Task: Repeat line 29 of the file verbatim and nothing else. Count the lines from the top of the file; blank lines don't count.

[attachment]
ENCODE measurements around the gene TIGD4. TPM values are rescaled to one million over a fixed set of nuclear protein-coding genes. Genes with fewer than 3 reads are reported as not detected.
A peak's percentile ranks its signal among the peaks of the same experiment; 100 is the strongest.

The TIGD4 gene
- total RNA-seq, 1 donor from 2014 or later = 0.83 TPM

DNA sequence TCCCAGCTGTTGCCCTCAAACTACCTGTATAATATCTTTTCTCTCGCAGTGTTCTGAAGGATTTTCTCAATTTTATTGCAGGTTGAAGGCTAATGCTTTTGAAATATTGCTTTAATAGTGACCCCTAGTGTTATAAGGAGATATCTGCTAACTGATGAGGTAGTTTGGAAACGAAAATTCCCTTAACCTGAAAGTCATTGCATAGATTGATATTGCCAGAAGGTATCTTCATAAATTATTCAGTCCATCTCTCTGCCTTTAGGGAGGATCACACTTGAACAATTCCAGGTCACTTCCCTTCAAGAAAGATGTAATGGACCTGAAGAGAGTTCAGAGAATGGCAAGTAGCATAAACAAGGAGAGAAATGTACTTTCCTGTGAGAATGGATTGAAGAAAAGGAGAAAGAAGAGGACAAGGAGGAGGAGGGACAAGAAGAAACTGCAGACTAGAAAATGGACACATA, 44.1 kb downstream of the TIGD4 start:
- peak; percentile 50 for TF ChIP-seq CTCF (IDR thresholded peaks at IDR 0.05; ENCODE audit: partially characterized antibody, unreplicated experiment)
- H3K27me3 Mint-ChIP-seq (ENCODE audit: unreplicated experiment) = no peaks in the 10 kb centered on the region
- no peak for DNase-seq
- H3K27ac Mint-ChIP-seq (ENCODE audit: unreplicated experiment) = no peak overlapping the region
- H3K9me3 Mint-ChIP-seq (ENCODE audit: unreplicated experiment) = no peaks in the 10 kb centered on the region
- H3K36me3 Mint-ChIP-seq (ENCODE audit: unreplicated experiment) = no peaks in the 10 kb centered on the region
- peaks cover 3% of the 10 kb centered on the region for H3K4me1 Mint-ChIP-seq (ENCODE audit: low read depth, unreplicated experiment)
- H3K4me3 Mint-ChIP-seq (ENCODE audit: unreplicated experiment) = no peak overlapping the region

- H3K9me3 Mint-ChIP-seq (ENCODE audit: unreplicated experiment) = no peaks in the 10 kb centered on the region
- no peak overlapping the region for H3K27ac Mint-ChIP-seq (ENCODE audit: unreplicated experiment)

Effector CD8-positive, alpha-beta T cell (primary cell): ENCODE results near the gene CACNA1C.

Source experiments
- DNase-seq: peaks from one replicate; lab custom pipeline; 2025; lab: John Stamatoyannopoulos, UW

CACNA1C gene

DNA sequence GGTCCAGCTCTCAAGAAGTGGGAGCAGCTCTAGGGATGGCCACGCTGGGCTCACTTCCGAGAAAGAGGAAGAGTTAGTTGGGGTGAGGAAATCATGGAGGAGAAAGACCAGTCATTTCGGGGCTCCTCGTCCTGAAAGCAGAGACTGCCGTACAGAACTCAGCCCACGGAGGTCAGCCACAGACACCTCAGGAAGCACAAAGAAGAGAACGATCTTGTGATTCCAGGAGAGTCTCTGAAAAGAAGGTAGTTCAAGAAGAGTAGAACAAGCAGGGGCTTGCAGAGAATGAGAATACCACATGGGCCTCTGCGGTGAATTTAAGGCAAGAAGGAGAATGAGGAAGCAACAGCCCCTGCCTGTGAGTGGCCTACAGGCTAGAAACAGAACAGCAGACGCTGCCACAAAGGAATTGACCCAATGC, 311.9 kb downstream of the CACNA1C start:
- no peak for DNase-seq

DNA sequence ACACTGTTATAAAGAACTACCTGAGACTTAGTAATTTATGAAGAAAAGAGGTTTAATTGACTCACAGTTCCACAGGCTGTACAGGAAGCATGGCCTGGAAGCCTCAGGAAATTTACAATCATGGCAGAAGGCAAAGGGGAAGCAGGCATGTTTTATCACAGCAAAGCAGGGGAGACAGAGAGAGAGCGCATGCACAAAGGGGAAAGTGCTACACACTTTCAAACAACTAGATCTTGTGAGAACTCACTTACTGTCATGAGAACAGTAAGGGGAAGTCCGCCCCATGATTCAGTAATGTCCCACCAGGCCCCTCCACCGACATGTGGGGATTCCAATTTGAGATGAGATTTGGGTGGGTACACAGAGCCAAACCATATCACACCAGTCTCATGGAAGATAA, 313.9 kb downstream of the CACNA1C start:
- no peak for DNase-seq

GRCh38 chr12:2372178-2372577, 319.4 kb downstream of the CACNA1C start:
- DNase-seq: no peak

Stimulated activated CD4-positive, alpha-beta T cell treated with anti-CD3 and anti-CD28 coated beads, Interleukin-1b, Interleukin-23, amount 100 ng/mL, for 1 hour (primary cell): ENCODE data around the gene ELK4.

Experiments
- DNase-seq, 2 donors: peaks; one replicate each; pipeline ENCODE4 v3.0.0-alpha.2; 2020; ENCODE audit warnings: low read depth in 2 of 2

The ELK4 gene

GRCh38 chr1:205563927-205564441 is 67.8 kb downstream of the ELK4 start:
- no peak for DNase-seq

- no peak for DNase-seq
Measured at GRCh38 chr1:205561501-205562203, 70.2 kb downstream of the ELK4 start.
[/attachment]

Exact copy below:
The ELK4 gene